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Asthma

Guidelines for Managing Asthma

People with asthma have airways which narrow as a reaction to various triggers. The narrowing or obstruction of the airways causes difficulty in breathing and can usually be alleviated with medication taken via an inhaler.

Inhalers are generally safe, and if a pupil took another pupil’s inhaler, it is unlikely there would be any adverse effects. Staff who have volunteered to assist children with inhalers, will be offered training from the school nurse/other appropriate health professional.

Schools are now able to hold salbutamol inhalers for emergency use. For further information and guidance, please see Guidance on the use of emergency salbutamol inhalers in schools, DfE, September 2014.

The emergency salbutamol inhaler should only be used by children, for whom written parental consent for use of the emergency inhaler has been given, who have either been diagnosed with asthma and prescribed an inhaler, or who have been prescribed an inhaler as reliever medication. Appropriate training is available from the school nursing service.

Schools/settings may wish to include a separate appendix within their general medicines policy outlining their procedures around supporting children with asthma including provision of the emergency inhaler if appropriate.

  1. If school/setting staff are assisting pupils with their inhalers, a consent form from parent/carer should be in place. Schools may wish to keep a register of children in school with asthma. Individual care plans need only be in place if pupils have severe asthma which may result in a medical emergency. Schools/settings may wish to request that all pupils with asthma complete and ‘asthma card’ as suggested by Asthma UK.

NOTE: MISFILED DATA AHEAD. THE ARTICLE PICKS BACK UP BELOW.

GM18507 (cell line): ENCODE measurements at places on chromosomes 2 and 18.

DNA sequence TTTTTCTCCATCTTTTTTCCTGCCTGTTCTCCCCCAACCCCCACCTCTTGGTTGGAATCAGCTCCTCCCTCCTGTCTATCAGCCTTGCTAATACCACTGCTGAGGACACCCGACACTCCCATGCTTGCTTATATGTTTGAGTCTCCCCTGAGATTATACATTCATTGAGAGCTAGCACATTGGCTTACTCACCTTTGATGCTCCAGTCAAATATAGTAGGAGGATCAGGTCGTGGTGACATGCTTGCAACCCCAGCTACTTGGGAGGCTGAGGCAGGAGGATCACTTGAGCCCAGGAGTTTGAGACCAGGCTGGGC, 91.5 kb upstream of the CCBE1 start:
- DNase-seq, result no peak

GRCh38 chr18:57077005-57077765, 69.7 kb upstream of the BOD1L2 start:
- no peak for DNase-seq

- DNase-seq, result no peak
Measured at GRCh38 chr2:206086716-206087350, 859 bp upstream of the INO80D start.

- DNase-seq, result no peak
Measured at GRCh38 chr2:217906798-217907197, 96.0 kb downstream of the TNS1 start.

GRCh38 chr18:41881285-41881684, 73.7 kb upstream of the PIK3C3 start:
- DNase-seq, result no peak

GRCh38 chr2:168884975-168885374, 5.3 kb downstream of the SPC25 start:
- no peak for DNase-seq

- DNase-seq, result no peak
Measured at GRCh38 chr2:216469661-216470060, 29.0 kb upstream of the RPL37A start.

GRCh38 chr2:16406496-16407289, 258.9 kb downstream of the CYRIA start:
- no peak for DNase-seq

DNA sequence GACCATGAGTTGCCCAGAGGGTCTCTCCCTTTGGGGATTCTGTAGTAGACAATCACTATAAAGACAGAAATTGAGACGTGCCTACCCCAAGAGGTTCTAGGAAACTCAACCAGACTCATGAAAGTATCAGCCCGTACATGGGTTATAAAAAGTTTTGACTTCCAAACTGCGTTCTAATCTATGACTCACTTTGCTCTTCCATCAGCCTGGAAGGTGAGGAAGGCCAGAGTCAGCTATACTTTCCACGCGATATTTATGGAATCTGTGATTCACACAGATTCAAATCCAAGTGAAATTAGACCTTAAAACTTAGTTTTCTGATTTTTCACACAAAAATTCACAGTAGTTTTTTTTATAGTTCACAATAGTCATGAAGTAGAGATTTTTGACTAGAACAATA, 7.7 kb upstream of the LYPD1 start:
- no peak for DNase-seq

2. Inhalers MUST be readily available when children need them. Pupils of year 3 and above should be encouraged to carry their own inhalers. If the pupil is too young or immature to take responsibility for their inhaler, it should be stored in a readily accessible safe place. Individual circumstances need to be considered, e.g. in small schools; inhalers may be kept in the school office.
  3. It would be considered helpful if parent/carer could supply a spare inhaler for pupils who carry their own inhalers. This could be stored safely at school in case the original inhaler is accidentally left at home or the pupil loses it whilst at school. This inhaler must have an expiry date beyond the end of the school year.
  4. All inhalers should be labelled where possible with the following information:-
    • Pharmacist’s original label
    • Child’s name and date of birth
    • Name and strength of medication
    • Dose
    • Dispensing date
    • Expiry date
  5. Some children, particularly the younger ones, may use a spacer device with their inhaler; this also needs to be labelled with their name. The spacer device needs to be sent home at least once a term for cleaning.
  6. School/setting staff should take appropriate disciplinary action, in line with the school/settings Behaviour and Managing Substance Related Incidents policies, if the owner or other pupils misuse inhalers.
  7. Parent/carer is responsible for renewing out of date and empty inhalers.
  8. Parent/carer should be informed if a pupil is using the inhaler excessively.
  9. Physical activity will benefit pupils with asthma, but they may need to use their inhaler 10 minutes before exertion. The inhaler MUST be available during PE and games. If pupils are unwell they should not be forced to participate.
  10. If pupils are going on offsite visits, inhalers MUST still be accessible.
  11. It is good practice for school staff to have a clear out of any inhalers at least on an annual basis. Out of date inhalers, and inhalers no longer needed must be returned to parent/carer.
  12. Asthma can be triggered by substances found in schools/settings e.g. animal fur, glues and chemicals. Care should be taken to ensure that any pupil who reacts to these is advised not to have contact with them.